Therefore, repeatedly, Peter Senge introduced this topic of systems thinking in his book “the fifth discipline”, and in other lectures on (2014), with the very clear statement that Gut and heart are fundamental for every process of effective learning and action; and leader are the key. We firstly grasp it from the heart, then we translate it to thinking.
Ricardo Valerdi (2011) is convinced that system thinking is not a natural act. He explains that interruptions distract us from what we are doing; our brain is limited to boundaries of complexity and dynamics. As an example, he mentions Dan Ariely – “predictably irrational” book – on how people tend to wrong decisions because of abilities limitations.
In summary, systems thinking is not natural to us, we are not used to it, our school systems educate us to think linearly, however once we start seeing the patterns, interrelationships, grasp the complexity as a life fact, it is a matter of time, until we view the world utterly differently. Moreover, with enough practice, we can leverage our potential to achieve much better results, and avoid repeating problems.
As Senge says in his book “the fifth discipline” (1994): most of the problems we face as a humanity, reflect our inability to grasp and internalize complex problems.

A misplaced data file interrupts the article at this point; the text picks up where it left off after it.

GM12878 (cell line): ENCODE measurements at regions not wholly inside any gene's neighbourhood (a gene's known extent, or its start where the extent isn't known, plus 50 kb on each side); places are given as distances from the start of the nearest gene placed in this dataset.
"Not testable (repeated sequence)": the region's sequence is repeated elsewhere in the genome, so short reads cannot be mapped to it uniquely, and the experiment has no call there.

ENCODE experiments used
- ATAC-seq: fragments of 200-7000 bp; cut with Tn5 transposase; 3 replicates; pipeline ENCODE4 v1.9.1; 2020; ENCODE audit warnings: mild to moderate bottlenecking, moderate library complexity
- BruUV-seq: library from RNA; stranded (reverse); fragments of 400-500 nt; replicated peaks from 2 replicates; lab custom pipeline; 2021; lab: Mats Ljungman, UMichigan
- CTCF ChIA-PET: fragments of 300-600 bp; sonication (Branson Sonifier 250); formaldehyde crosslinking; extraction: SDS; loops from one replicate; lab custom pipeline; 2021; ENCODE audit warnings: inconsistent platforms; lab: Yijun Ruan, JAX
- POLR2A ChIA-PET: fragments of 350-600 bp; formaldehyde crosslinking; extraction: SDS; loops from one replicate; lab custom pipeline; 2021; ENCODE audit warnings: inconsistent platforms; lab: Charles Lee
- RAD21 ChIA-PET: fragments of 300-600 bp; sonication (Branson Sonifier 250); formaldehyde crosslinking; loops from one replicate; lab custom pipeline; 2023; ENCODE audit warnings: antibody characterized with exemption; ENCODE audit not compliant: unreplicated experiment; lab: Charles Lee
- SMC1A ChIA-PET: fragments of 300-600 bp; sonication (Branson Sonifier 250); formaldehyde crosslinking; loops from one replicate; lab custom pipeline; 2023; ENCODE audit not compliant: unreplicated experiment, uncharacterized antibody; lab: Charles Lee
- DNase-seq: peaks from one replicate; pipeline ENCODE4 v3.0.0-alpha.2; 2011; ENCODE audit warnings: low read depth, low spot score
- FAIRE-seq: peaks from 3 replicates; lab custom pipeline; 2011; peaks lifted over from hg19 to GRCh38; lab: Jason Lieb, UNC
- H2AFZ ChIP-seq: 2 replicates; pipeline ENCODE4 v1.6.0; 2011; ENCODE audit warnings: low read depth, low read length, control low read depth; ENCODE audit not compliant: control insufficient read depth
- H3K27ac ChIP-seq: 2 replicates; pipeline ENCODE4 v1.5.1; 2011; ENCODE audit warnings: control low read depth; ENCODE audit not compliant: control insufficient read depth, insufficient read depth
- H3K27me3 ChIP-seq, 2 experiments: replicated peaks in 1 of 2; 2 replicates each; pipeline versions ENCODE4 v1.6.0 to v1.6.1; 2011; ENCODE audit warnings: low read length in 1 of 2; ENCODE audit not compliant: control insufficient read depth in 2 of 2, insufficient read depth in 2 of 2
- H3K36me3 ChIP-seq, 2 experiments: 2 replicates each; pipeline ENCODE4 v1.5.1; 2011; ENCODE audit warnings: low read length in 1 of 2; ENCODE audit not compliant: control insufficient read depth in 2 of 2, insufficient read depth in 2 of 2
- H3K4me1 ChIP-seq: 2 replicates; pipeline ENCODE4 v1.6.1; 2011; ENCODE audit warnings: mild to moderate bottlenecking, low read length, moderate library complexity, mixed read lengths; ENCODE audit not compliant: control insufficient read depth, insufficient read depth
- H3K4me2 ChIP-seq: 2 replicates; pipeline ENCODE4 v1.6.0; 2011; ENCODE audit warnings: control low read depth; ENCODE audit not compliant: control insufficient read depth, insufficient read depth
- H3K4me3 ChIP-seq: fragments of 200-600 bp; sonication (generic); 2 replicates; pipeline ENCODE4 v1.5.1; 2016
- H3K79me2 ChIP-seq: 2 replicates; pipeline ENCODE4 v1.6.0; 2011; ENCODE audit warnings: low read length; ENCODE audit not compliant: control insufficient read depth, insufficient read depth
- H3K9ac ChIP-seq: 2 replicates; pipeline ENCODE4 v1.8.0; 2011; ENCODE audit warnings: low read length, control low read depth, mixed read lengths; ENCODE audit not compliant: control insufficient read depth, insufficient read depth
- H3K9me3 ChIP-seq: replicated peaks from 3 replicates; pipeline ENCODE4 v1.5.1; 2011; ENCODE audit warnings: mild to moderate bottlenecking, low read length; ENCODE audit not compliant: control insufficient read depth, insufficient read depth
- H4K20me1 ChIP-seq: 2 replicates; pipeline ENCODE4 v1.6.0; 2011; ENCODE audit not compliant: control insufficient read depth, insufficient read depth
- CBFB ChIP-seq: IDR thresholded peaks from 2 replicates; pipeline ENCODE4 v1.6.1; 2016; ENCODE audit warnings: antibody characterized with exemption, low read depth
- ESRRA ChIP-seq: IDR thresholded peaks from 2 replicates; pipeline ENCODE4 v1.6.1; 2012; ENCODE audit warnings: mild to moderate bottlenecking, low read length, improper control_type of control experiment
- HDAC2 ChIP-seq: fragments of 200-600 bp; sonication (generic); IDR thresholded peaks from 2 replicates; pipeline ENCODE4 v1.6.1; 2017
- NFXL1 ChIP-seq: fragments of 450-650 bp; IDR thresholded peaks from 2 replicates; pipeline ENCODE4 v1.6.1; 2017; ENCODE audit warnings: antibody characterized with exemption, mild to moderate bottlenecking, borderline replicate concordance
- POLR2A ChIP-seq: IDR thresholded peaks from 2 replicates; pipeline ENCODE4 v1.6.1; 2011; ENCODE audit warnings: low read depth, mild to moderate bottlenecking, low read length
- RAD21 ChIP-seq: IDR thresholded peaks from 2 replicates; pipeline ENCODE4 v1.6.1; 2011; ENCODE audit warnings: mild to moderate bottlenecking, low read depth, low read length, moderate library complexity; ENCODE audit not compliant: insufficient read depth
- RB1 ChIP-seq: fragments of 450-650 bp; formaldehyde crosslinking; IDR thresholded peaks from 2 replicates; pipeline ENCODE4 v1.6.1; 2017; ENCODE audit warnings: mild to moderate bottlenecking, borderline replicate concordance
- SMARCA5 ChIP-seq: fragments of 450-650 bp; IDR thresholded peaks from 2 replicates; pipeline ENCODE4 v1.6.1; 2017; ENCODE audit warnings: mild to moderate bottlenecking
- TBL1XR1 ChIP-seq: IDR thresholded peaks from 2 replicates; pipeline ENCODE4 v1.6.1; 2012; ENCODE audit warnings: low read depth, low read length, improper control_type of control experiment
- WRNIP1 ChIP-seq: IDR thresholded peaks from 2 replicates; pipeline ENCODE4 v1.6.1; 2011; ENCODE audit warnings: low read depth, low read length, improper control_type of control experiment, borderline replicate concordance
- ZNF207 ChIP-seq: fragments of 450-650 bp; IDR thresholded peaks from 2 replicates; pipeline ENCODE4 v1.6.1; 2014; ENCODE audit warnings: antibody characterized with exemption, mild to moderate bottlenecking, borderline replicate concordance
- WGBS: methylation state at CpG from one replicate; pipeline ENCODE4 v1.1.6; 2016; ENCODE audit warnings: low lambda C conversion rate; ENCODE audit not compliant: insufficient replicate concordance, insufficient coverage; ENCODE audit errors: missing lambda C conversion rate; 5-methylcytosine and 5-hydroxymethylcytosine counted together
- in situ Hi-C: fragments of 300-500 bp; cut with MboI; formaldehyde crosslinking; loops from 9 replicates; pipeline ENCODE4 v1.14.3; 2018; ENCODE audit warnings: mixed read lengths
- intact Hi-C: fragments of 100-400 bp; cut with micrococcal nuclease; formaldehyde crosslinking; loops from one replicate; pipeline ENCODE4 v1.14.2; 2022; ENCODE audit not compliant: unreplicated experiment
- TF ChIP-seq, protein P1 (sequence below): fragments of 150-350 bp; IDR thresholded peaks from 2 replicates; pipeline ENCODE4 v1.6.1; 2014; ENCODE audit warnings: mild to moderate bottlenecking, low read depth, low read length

The world is complicated, there are so many causes to donate money to, and your spare time and / or money to donate are limited. The questions of how to give, to whom, and why, are getting an increasing attention due to the growing needs on the one hand, and a shrinking amount of donated money and time on the other hand.
Nevertheless, the issue of giving has not got enough thinking and discussion so far, in my opinion, although it is only reasonable to assume that ones will want to know what profit their money can generate. Even in terms of the not for profit sector, it is still true and plausible to expect high efficiency, effectiveness, and return on investment.
Therefore, I have developed a simple Four Questions Test in order to assist donors in decision making regarding donating their time or money.